Saving Money On Your Bills

Simple yet powerful ways to save on your bills

Most people feel that the bills they get are inevitable. Nothing they can change or adjust the price you pay. But the exact opposite is true. While some bills are static and unchanging, it is the choices that we make that will control our bills.

In this post I will discuss 7 simple yet very powerful ways you can get all your high bills under control. The key comes down to recognizing excess and getting rid of anything extra.

Phone Services

There are a couple of ways to resolve high cell phone bills. Most cells phones have a payment plan whenever you buy a new phone. This can add an extra $20-$30 per phone to your account. Talk about a high cost when you have many lines. The solution here is to buy higher end phones that will last much longer than 1-2 years. In our case, we purchased phones that can take more abuse. So far, we are in more than 3 years and still going strong. Assuming a 2-year payoff plan at $22 a month, we have now saved an extra $528 between mine and my wife’s phones.

Cell Phone ServiceThe next big hit most cell phone users take is data. Anymore these day most cell phone providers give you unlimited talk and text for a set rate. Where they get you is the data. To start saving here, you need to track your usage. Do you use a bunch of data everywhere or only when traveling? Does your workplace provide Wi-Fi service that you can use? Find every place you can use Wi-Fi and use that instead. Then see how much data you use the next month. If you can move your plan down to the next lower level. But don’t forget a buffer space if you plan does not include slower data after the high speed gets used up. You do not want extra charges from underestimating.

This last phone item seems to hit home with families and older couples. And that is the landline phone. Most people have cell phones, combined with service at home and unlimited talk. But some still have a landline. The average cost for a landline is around $25 per month. That is $300 a year going to a device that may only get used once or twice a month. Say you only make 3 calls, and the total minutes used is 120. That makes it $0.20 per minute. Ouch. Get rid of that thing.

Internet & TV

Do you have cable TV? How much TV do you watch? Add up the total viewing time. Also write down the channels you are watching the most. Now take your bill and divide the cable usage into the cost of the cable service. How much are you paying per minute to use the TV? Could you cut down on that huge channel package and switch to a smaller one? Are the shows you are watching available on Over the Air (TV Antenna) services? Basic cable runs between $10-$30 a month. Enhanced cable packages can be $100’s. Lots of savings room.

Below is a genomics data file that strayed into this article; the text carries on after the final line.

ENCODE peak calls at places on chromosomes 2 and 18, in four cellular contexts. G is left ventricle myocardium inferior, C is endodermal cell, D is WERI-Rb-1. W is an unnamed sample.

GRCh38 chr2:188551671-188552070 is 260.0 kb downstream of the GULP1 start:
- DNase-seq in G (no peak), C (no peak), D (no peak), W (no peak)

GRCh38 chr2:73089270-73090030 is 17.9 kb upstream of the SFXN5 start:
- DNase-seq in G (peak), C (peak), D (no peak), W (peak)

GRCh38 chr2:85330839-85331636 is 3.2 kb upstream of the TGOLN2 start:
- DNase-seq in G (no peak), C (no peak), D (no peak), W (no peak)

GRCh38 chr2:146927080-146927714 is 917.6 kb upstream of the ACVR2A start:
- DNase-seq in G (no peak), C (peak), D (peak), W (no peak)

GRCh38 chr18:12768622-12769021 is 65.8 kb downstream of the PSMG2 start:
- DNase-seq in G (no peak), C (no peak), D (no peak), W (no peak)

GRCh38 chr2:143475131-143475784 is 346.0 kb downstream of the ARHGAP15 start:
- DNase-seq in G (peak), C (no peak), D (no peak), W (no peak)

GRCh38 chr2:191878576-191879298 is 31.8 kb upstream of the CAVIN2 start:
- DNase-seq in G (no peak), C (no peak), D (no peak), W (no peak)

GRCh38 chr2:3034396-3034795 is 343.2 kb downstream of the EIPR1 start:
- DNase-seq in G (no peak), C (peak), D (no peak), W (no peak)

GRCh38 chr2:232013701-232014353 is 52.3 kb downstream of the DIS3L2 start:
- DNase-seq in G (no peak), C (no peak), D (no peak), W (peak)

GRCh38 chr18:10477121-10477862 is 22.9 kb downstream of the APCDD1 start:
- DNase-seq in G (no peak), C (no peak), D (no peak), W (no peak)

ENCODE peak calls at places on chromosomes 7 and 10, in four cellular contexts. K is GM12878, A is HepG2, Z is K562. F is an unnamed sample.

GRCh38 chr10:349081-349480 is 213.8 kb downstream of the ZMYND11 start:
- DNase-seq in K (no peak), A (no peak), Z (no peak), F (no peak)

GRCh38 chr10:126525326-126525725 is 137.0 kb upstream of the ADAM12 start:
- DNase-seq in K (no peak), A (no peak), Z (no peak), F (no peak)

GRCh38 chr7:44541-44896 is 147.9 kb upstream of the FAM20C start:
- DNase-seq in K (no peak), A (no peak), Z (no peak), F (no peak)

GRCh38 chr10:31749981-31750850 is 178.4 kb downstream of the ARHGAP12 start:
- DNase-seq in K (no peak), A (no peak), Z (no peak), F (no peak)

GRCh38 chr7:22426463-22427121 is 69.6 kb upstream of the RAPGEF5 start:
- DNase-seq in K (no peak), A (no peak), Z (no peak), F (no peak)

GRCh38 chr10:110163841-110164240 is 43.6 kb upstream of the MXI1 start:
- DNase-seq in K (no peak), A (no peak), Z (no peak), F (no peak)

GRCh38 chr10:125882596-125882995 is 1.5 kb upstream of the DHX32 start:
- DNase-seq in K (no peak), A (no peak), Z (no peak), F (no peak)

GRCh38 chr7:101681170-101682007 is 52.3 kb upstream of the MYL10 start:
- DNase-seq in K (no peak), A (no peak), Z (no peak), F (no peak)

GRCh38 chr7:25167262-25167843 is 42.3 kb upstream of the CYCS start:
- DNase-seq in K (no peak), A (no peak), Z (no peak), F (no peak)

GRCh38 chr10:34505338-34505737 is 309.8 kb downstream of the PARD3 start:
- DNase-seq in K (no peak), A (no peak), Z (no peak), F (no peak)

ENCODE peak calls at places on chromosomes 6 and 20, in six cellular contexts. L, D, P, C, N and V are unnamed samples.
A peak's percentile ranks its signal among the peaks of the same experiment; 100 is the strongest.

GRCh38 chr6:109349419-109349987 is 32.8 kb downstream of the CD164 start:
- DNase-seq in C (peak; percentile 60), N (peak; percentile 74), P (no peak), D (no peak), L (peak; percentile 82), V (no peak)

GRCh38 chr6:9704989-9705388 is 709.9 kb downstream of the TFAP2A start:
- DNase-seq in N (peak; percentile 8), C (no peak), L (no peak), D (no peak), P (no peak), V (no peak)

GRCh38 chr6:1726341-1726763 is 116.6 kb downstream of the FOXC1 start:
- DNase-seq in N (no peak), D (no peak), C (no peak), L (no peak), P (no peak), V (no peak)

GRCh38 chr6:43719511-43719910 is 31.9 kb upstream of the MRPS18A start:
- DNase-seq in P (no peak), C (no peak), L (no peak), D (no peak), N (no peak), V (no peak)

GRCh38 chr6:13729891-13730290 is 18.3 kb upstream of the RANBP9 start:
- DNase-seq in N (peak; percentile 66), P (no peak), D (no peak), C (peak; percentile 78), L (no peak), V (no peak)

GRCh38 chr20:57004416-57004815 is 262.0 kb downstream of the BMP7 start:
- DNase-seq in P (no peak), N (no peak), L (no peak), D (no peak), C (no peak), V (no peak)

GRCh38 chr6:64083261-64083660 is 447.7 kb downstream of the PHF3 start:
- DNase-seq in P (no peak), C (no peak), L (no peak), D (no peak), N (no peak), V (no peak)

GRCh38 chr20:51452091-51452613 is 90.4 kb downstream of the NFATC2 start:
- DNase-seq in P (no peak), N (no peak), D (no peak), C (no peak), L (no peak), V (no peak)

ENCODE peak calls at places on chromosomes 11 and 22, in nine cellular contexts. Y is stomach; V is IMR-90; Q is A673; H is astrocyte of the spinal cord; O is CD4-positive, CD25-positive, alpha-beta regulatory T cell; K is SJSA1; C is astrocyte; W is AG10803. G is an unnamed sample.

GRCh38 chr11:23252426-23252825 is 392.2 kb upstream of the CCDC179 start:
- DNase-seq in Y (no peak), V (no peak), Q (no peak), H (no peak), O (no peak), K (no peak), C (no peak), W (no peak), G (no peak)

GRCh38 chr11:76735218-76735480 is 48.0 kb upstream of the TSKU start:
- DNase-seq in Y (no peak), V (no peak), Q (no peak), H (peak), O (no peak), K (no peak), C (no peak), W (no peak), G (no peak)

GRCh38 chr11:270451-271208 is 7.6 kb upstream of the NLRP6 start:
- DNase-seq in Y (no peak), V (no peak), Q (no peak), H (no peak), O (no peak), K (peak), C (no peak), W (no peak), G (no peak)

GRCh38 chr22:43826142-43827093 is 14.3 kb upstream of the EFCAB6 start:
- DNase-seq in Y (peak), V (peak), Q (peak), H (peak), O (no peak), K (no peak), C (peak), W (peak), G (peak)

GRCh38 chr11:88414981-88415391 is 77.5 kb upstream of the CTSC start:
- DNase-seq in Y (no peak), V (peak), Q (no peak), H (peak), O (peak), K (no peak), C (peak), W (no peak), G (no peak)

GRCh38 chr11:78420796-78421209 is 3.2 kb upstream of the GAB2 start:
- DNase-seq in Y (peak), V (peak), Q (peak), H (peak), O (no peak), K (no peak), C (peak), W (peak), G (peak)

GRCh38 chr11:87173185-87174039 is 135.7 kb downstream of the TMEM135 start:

Cable TV ServiceAnother option is to cut the cord. Consider services like Hulu, Netflix & Amazon. Also Over the Air channels. See if you can save the monthly bill from the cable company. But be mindful. Trading 1 $30 service for 3 $15 services is not going to be helping you. Do you need to view your shows on 2 TV’s at once? Or in ultra HD on a 30″ TV? Always be mindful of the minimums. Find the lowest plan possible.

Internet is another big one. The big internet companies like to make you think that you must have the fastest possible speed. They make it sound like nothing will work otherwise. But this is not the truth. Netflix on one device uses an average of 5mbps for the HD shows. See the Netflix help page on speeds. Internet browsing itself uses much less. Now don’t get me wrong, more speed will make things load faster. Yet ask yourself this question: Will 1 second or less make a difference vs a large bill hike? The average 3-4-person home will do fine on 25mbps internet.

Be mindful of bundles. Recently we moved from 150mbps internet back to our normal 50mbps. The price difference between the 2 plans was only $5 a month. But the deal we had was expiring and the bill was going to jump up $125 a month. We never used the full 150mbps, but the savings was worth it. After the deal expired it was time to move on. Bundle when you can, but track the deals and know when they end. Move off the expensive plan before the deal ends and avoid the bill hikes.

Insurance & other bills

When is the last time that you researched your insurance costs? Recently we started shopping around after a bill increase. The increase was due to ‘Area driving rate increases’ that had nothing to do with us. And this was a $50 increase per month. After some calls and running the numbers, we moved to a new insurance provider. In the end we are paying $10 less per month than before with better coverage on both vehicles and our home.

Don’t sit back and think the bills are stuck as they are. Companies are always trying to raise little bits at a time hoping you won’t notice. If you don’t do the leg work, you could be stuck on some out of date plan paying 3 times what a new customer pays. A few minutes spent every few months calling the different bill providers will go a long way. Many will have loyalty plans or deals that you may qualify for. But you will never get it if you don’t ask.

Wrap Up

Is your mind churning now? Ready to grab some savings? Start calling. Now. Go do it and save some hard-earned cash. Got a different idea that saves some cash on your bills? Let us know in the comments. We love to hear from our readers.

Posted by Alex & Ashley in Frugal Living

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